We have already revealed some thoughts on last week’s cabinet reshuffle from a science perspective, but what about education? As the education landscape continues to bear the brunt of a turbulent policy scene we have all the more reason to want to size up these demotions and promotions.

Ed Miliband’s appointment of Tristram Hunt as Shadow Education Minister will be particularly interesting. As Shadow Junior Education Minister, Hunt has already shown gall in his encounters with Michael Gove over the history curriculum, he has spoken up to praise Academies and also called Free Schools ‘vanity projects for yummy mummies’. He has upheld the strong Labour stance for the professionalization of the teaching workforce through qualification. However, there is little to gage Hunt’s opinion on science and mathematics education.  After joining the Labour Party he did work as Special Adviser to Science Minister Lord Sainsbury, and his father, Julian Hunt, is a Fellow of the Royal Society and Professor at UCL – a sign, perhaps, that he will be more concerned with science in the curriculum. Hopefully, he will at the least begin revealing a little more on the details of Labour’s approach to education in his new post.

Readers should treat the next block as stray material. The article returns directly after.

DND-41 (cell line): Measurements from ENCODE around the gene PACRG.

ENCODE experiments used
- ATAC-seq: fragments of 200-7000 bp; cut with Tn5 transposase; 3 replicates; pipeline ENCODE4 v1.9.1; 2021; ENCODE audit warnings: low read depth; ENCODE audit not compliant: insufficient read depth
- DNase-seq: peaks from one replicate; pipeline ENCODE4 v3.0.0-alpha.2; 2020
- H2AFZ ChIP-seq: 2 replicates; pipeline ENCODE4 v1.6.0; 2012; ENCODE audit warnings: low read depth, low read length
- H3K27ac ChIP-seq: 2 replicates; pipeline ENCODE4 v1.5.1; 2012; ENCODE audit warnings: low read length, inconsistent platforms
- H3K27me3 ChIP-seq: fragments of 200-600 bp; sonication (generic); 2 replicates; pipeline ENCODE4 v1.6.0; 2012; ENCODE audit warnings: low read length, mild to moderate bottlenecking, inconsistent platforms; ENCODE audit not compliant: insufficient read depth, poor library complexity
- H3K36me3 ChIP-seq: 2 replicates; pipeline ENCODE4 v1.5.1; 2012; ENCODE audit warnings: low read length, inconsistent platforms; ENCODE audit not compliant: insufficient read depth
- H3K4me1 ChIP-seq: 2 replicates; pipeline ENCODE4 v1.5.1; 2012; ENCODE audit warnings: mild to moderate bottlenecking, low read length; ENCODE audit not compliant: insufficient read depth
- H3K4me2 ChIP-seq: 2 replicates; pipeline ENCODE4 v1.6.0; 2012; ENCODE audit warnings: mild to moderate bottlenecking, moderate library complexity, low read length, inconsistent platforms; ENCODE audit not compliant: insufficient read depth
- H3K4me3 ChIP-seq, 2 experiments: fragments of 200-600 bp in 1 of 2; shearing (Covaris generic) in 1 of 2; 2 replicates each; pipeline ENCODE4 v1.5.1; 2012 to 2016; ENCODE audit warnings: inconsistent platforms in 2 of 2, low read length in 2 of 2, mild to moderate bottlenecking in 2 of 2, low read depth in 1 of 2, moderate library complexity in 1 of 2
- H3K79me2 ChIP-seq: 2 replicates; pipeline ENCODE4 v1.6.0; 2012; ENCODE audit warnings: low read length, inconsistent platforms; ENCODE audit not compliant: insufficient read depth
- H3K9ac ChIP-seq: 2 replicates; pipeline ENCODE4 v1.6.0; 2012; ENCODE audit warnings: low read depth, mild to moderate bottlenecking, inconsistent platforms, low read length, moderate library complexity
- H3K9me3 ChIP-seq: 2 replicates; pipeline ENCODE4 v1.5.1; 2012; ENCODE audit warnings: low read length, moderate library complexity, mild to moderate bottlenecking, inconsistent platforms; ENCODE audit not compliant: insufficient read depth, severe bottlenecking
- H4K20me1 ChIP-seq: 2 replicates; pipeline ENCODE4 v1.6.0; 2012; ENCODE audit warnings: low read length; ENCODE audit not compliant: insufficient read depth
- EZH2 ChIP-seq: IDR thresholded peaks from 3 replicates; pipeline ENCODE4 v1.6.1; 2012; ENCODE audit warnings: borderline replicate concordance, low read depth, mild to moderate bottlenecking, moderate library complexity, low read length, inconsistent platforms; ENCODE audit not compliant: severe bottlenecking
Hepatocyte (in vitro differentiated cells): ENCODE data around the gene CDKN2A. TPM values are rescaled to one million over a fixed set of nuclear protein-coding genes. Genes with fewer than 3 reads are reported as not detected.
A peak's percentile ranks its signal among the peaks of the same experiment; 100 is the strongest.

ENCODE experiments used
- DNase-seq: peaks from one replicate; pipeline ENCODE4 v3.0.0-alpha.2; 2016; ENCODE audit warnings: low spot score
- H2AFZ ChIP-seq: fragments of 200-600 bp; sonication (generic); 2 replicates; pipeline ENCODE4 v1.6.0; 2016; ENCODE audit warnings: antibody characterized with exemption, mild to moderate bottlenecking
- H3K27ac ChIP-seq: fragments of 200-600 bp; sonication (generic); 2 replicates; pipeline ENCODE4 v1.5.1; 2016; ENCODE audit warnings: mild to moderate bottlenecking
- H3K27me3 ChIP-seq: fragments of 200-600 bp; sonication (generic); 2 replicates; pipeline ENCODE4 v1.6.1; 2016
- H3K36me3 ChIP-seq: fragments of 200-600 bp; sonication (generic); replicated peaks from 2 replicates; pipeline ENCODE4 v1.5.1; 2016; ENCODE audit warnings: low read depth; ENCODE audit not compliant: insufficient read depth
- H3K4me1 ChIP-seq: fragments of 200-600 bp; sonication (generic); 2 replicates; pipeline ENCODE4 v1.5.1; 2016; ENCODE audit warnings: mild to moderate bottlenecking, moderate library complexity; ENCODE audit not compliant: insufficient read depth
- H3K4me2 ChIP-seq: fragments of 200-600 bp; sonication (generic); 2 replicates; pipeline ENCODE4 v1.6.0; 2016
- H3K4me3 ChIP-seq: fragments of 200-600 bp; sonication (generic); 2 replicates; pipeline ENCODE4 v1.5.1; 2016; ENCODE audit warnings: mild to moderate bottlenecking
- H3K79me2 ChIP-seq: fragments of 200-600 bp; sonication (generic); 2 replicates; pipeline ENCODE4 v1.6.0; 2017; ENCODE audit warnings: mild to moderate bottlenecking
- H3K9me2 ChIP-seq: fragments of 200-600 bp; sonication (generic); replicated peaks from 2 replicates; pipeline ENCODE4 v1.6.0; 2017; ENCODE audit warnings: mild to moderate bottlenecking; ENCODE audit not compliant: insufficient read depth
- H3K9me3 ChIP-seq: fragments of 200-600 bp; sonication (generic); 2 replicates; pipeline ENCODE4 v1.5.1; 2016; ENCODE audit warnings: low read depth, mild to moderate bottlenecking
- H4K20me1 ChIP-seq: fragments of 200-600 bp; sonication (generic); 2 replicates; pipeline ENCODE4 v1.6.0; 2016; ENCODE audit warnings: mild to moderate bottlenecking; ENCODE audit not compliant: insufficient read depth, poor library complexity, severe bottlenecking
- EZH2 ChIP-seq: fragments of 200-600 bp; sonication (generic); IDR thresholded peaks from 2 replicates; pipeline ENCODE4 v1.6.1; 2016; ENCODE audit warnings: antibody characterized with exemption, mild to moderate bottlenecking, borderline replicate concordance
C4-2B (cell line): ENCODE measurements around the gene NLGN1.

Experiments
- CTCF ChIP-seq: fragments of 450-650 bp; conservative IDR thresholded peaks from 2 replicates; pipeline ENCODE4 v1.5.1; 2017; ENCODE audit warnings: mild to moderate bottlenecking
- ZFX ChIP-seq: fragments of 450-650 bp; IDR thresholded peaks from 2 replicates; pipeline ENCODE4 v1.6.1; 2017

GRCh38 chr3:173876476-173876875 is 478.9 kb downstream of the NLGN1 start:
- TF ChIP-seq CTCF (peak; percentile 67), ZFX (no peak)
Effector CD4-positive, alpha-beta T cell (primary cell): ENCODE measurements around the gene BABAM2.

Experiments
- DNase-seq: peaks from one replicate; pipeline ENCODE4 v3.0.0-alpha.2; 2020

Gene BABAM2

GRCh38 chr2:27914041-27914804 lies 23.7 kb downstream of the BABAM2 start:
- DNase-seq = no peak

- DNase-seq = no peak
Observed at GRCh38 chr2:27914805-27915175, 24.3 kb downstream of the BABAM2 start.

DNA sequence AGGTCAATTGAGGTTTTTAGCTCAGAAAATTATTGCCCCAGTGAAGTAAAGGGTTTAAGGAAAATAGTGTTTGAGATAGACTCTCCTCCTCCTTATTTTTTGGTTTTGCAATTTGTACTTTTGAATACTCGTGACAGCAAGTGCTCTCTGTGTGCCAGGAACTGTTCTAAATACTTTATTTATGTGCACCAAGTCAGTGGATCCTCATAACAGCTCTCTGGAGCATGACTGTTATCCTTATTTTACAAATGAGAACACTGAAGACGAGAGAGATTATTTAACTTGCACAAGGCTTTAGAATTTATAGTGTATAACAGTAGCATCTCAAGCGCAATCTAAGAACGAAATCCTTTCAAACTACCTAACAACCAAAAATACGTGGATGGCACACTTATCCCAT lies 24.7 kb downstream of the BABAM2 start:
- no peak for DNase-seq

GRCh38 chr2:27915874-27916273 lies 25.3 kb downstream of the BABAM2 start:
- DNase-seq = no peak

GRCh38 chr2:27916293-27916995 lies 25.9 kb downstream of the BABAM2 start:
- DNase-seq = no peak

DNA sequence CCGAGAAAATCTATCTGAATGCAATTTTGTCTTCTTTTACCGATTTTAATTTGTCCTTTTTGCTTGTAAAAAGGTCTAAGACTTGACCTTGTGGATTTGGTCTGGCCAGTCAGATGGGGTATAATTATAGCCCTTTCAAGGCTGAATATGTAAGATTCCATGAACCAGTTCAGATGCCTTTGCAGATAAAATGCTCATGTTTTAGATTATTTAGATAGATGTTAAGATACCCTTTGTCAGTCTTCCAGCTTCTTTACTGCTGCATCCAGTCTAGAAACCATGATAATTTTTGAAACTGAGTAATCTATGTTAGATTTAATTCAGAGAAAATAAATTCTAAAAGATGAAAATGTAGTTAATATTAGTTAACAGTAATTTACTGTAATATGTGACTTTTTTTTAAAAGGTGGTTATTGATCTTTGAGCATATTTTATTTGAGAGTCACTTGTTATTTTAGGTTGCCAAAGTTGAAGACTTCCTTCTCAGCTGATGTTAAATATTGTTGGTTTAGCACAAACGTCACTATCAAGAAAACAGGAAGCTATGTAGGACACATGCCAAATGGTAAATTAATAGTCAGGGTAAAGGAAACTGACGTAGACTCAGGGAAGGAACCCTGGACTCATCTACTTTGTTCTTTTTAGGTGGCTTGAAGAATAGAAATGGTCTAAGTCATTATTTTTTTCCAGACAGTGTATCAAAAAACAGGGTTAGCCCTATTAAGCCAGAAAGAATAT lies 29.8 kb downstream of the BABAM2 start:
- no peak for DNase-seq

Meanwhile the Conservative party Parliamentary Under Secretary of State for Education and Childcare, Elizabeth Truss, will be staying at the Department for Education, despite whisperings in the media that she was in the running for a promotion – we have an inkling this is to do with her pivotal role in the development of the National Curriculum and steer on mathematics. Is there also a Conservative re-emphasis on skills to look out for? The ‘elevation’ of Matthew Hancock to Minister of State for Skills and Enterprise may be a response to Labour’s continued call for an improved and streamlined vocational qualifications sector. The consideration of employability and work-based learning will almost certainly drive debates in the run-up to the 2015 general election.

In other news, Dominic Cummings, frequently cited as the special adviser behind Michael Gove’s more controversial policies, has resigned in order to set-up a Free School.

We wait in anticipation to see how these changes will drive education policy and debate in 2014.